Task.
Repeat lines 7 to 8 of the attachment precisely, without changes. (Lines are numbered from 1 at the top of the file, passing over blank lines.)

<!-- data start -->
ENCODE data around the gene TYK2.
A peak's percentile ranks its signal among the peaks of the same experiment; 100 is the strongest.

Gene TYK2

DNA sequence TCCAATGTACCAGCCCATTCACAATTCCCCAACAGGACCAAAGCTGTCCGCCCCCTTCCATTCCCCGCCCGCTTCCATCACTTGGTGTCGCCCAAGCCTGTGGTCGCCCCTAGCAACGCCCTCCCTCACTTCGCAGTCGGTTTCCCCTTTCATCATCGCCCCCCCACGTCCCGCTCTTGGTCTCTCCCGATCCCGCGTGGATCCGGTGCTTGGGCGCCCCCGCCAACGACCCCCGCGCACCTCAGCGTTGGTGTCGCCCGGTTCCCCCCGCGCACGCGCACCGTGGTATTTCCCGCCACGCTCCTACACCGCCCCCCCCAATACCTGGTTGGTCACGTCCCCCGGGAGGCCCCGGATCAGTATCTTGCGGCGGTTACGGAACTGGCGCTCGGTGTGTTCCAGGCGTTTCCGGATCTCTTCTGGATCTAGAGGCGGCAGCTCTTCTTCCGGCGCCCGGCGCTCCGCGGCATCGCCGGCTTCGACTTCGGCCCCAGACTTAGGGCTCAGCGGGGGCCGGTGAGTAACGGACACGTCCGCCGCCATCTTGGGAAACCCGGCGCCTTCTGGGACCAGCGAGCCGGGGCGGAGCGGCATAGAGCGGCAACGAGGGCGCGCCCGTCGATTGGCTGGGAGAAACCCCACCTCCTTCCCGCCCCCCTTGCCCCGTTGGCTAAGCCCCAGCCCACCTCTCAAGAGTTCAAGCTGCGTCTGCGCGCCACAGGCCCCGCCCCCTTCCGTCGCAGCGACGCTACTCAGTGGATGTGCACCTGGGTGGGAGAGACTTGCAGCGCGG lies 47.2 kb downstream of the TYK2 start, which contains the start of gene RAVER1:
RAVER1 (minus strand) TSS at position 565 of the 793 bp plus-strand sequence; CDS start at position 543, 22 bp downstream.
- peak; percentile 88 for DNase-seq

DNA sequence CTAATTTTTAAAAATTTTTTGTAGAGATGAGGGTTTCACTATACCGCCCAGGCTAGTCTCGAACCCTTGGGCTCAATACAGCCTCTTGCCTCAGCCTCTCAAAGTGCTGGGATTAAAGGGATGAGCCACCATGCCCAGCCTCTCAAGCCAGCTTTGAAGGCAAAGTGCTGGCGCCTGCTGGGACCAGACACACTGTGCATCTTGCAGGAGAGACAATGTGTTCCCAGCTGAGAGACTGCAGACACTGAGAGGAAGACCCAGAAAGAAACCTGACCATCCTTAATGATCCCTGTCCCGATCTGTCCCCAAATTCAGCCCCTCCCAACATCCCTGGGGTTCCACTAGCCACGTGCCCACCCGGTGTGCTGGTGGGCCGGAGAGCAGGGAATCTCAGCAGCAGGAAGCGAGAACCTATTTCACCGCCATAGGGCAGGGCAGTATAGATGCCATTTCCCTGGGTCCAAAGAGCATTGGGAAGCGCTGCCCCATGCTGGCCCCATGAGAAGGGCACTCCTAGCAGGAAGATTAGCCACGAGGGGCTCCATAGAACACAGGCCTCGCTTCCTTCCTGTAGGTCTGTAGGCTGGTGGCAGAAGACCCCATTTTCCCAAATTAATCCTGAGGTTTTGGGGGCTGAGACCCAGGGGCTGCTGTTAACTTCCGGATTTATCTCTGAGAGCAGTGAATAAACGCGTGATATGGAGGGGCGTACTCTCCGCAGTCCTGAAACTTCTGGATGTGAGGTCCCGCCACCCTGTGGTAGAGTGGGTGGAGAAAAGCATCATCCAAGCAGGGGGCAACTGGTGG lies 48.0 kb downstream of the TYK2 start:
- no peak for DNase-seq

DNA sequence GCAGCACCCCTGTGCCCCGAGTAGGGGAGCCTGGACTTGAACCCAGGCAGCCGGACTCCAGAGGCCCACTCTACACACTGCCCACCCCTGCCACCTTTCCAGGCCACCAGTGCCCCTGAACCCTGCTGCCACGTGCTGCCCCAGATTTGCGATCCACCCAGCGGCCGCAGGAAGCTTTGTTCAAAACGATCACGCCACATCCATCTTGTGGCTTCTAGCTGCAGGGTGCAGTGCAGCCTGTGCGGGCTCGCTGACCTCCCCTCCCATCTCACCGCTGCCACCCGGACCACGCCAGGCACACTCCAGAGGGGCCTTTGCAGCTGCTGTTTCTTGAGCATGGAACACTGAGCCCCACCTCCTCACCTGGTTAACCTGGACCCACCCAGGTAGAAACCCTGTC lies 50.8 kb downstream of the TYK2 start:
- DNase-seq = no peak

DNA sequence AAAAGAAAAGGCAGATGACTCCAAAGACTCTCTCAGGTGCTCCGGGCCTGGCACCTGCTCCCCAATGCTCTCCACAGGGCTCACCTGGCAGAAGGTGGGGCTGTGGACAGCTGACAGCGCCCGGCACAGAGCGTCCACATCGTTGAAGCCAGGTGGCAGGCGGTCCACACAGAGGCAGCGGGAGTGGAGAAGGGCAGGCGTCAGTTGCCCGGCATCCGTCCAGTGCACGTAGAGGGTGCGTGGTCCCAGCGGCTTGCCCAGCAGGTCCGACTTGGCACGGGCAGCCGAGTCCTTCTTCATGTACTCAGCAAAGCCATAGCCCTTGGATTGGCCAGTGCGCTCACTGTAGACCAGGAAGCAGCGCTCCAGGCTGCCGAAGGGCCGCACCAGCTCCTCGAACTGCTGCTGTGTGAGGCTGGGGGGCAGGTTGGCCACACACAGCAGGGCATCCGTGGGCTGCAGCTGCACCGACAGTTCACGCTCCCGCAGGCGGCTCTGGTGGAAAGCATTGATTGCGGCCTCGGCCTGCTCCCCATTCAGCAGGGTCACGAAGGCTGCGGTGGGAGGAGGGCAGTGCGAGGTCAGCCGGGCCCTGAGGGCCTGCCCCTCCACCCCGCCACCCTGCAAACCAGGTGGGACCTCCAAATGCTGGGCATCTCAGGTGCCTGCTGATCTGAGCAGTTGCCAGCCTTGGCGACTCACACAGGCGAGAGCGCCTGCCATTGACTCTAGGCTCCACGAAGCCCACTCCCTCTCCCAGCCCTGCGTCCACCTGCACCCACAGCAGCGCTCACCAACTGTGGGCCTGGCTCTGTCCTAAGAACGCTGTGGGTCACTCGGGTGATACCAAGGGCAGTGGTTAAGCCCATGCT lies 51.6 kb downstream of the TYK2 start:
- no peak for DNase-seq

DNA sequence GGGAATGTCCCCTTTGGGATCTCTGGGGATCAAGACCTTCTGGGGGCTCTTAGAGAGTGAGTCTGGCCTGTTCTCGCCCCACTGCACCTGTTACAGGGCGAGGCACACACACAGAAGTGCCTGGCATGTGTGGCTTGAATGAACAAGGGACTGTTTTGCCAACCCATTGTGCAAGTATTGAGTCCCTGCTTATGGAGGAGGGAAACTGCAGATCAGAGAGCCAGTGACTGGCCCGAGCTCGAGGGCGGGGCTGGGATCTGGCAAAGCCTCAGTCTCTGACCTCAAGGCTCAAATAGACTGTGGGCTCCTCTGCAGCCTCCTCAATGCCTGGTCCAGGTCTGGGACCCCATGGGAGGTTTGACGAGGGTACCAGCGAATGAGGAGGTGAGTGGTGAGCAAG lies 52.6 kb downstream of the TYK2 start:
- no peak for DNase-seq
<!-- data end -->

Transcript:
DNA sequence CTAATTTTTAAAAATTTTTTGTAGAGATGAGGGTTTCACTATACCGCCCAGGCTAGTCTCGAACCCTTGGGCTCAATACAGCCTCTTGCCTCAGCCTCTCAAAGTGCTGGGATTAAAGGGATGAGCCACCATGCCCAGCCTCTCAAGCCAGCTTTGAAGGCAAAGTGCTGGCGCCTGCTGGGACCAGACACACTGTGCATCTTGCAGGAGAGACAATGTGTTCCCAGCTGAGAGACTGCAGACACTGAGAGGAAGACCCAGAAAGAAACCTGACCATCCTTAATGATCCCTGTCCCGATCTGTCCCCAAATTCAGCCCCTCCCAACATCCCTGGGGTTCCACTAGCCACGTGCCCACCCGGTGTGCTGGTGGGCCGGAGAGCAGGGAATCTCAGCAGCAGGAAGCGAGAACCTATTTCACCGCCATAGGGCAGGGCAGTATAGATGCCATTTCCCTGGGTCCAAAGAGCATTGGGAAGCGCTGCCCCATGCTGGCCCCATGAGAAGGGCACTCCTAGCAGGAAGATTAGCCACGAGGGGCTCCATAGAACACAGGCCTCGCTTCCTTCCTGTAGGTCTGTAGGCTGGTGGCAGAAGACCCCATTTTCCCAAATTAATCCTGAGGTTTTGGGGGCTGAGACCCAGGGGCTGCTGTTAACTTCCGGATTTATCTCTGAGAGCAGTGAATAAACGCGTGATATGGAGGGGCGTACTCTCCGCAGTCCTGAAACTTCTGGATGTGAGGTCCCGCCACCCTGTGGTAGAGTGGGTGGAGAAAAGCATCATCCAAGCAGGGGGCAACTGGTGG lies 48.0 kb downstream of the TYK2 start:
- no peak for DNase-seq